Former Alderman Agrees to $25K Settlement for Lobbying Violation - NBC Chicago
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Former Alderman Agrees to $25K Settlement for Lobbying Violation

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    Former Alderman Agrees to $25K Settlement for Lobbying Violation
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    Former Chicago alderman and mayoral candidate William Singer has agreed to pay a $25,000 fine for lobbying Mayor Rahm Emanuel through the mayor’s private emails, but failing to register as a lobbyist, the Chicago Sun-Times is reporting.

    For the same reason, Chicago’s reinvigorated Board of Ethics also imposed identical $2,500 fines against Marc Andreessen, Anthony Davis and Greg Prather. Jim Abrams, a close friend and heavy contributor to Emanuel, and Alan King, the attorney husband of Ald. Sophia King (4th), were also fined $2,500.

    Yet another lobbyist was hit with a $1,000 fine, but the Board of Ethics did not name the individual.

    Contacted Friday, Singer said he was at a restaurant and unable to talk.

    His offer of a $25,000 settlement stems from his lobbying activities on behalf of United Airlines in connection with Emanuel’s plan to build nine more gates at O’Hare Airport bankrolled by $300 million in airline ticket taxes.

    Davis, president of Linden Capital Partners, was cited for an email he wrote to the mayor and Deputy Mayor Steve Koch on Dec. 4, 2014, pushing for a zoning change for triathlon training center bumped by a CTA project at Fullerton and Damen.

    “Timing is of the essence given their eminent domain eviction. I have reached out to the alderman’s office. How can we get this moved along as quickly as possible? New address is 2525 N. Elston Ave. Alderman is Scott Waguespack,” Davis wrote.

    The Ethics Board rejected Davis’ argument that he was not acting or “retained” or “employed by another person” to engage in lobbying activity. He argued he was merely asking for a meeting and that did not constitute lobbying.

    “The subject here was emailing the Mayor and Deputy Mayor on behalf of another person, a business, of which he was a patron, and with whose owner he was on friendly terms,” the board wrote.

    Although Davis did not argue that the zoning change was justified, the board nevertheless concluded that, “The verbiage used clearly conveys a position and an ‘ask’ and thus constitutes an attempt to influence administrative action.”

    Prather is a senior vice president at a real estate services firm working to redevelop Chicago’s long-vacant Main Post Office.

    On October 31, 2016, Zoning Committee Chairman Danny Solis (25th) forwarded an email to the mayor from Prather seeking help in facilitating “quite a bit of work we need to do beneath our building at track level” and in reducing sky-high fees imposed by Amtrak.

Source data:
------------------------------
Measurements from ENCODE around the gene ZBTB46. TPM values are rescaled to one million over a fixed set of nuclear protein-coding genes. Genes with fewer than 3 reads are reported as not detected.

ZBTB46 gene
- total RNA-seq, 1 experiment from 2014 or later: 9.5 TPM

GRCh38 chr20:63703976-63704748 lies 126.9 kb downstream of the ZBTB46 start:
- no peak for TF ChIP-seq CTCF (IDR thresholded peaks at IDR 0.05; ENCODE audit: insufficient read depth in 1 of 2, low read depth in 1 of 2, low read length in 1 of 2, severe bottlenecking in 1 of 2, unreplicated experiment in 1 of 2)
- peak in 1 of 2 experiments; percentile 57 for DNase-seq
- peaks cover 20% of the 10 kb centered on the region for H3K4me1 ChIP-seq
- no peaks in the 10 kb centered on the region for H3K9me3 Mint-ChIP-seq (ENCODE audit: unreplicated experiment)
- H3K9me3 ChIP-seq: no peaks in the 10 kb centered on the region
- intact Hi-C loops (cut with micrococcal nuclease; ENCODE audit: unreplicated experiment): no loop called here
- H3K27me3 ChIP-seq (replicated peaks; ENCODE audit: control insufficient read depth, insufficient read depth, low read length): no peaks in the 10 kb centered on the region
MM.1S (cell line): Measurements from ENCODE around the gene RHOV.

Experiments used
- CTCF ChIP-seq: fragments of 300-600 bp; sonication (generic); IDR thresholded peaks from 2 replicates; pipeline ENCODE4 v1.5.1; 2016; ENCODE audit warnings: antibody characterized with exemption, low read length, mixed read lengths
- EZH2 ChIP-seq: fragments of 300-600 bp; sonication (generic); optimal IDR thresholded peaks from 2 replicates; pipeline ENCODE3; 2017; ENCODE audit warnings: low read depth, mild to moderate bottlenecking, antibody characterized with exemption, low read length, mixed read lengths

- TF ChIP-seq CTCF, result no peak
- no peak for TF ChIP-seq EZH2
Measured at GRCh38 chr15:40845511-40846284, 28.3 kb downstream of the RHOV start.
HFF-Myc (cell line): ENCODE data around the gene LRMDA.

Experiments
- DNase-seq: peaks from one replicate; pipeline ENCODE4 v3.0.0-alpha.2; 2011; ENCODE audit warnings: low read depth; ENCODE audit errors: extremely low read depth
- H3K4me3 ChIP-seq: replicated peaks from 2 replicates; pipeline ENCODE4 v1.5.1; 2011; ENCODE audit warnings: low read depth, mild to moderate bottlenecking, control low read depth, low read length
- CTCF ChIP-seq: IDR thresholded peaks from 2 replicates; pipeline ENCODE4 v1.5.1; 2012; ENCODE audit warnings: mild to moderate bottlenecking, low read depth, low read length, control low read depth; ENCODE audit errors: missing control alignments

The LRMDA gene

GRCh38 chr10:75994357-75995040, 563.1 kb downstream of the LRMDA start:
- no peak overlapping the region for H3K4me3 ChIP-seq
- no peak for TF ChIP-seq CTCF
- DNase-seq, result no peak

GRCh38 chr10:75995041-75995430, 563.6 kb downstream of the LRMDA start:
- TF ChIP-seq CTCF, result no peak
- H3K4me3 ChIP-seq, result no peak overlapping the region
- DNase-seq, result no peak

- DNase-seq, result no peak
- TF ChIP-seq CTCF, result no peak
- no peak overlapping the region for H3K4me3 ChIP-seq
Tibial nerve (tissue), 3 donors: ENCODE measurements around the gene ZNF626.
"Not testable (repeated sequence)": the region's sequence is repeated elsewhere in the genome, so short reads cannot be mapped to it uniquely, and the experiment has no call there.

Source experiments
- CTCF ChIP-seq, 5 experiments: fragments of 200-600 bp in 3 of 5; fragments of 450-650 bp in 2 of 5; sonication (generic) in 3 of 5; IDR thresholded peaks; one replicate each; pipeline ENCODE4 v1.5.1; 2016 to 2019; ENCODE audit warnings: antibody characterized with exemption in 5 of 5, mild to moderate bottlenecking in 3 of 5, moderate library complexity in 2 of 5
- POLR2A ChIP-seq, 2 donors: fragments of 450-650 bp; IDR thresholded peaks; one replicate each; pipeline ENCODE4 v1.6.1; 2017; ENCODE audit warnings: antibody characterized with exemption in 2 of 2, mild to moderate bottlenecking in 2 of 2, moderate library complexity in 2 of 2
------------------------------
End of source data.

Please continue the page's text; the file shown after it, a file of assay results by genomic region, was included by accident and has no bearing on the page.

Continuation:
“Amtrak has some very restrictive and onerous language in the license agreement they impose on neighbors when they are required to perform work at track level,” Prather wrote.

    “We are seeking your assistance with Amtrak to be more flexible in their scheduling protocol and to waive exorbitant fees they impose….I believe their added costs and lack of flexibility in scheduling the work is a major reason why this maintenance and repair work is continually deferred up and down the track near the station. Your assistance with this is greatly appreciated.”

    Andreessen, who co-founded Netscape, was cited for 2015 and 2016 emails he wrote to the mayor on behalf of home-sharing giant Airbnb.

    At the time, a heated debate was raging in the City Council about how far to go in regulating home-sharing.

    “My colleagues at [the company] are hoping to get a few mintutes of your time to discuss the shifting home regulatory landscape,” Andreessen wrote.

    “The ask is a meeting with…who is now head of global policy. And I’m sure [the CEO] can join if you’d like.”

    Later that day, Emanuel replied, “I will have my staff arrange.” Andreessen replied, “Muchos gracias.”

    More emails followed. On Jan. 8, Andreessen wrote the mayor again, this time, to sound the alarm about “legislation crafting” that was not “heading in a good direction.”

    “The company reports that the current draft from your team is even more onerous than San Francisco’s Prop F which was proposed and defeated soundly here,” he wrote.

    “The company is a bit puzzled because they thought the approach would be more like what San Jose or Philly are doing vs. what the extremists in San Francisco unsuccessfully went for.”

    In 2009, former Ald. Edward Vrdolyak (10th) was sentenced to five years’ probation and a $50,000 fine for his role in a crooked 2003 real estate scheme with a board member of the Rosalind Franklin School of Medicine and Science.

    Vrdolyak admitted then that he and board member Stuart Levine agreed to split a $1.5 million finder’s fee for the $15 million sale of the school’s Gold Coast building to Smithfield Properties. Vrdolyak never collected on the finder’s fee, which was to be paid after the property was redeveloped.

    Vrdolyak struck the deal with Singer, Smithfield’s lobbyist, who was never charged in the case.

    Emanuel has accused the Board of Ethics of turning “average citizens” into lobbyists in its zeal to shed its weakling image and follow the road map provided by his private emails.

    “In the interest of reform, we have lost our perspective,” the mayor said.

    Emanuel has also joked about what happened recently around his own kitchen table.

    “Amy [the mayor’s wife] was saying something to me and [daughter] Ilana says, ‘You’d better not, Mom. You’re gonna have to register as a lobbyist,’” Emanuel said.

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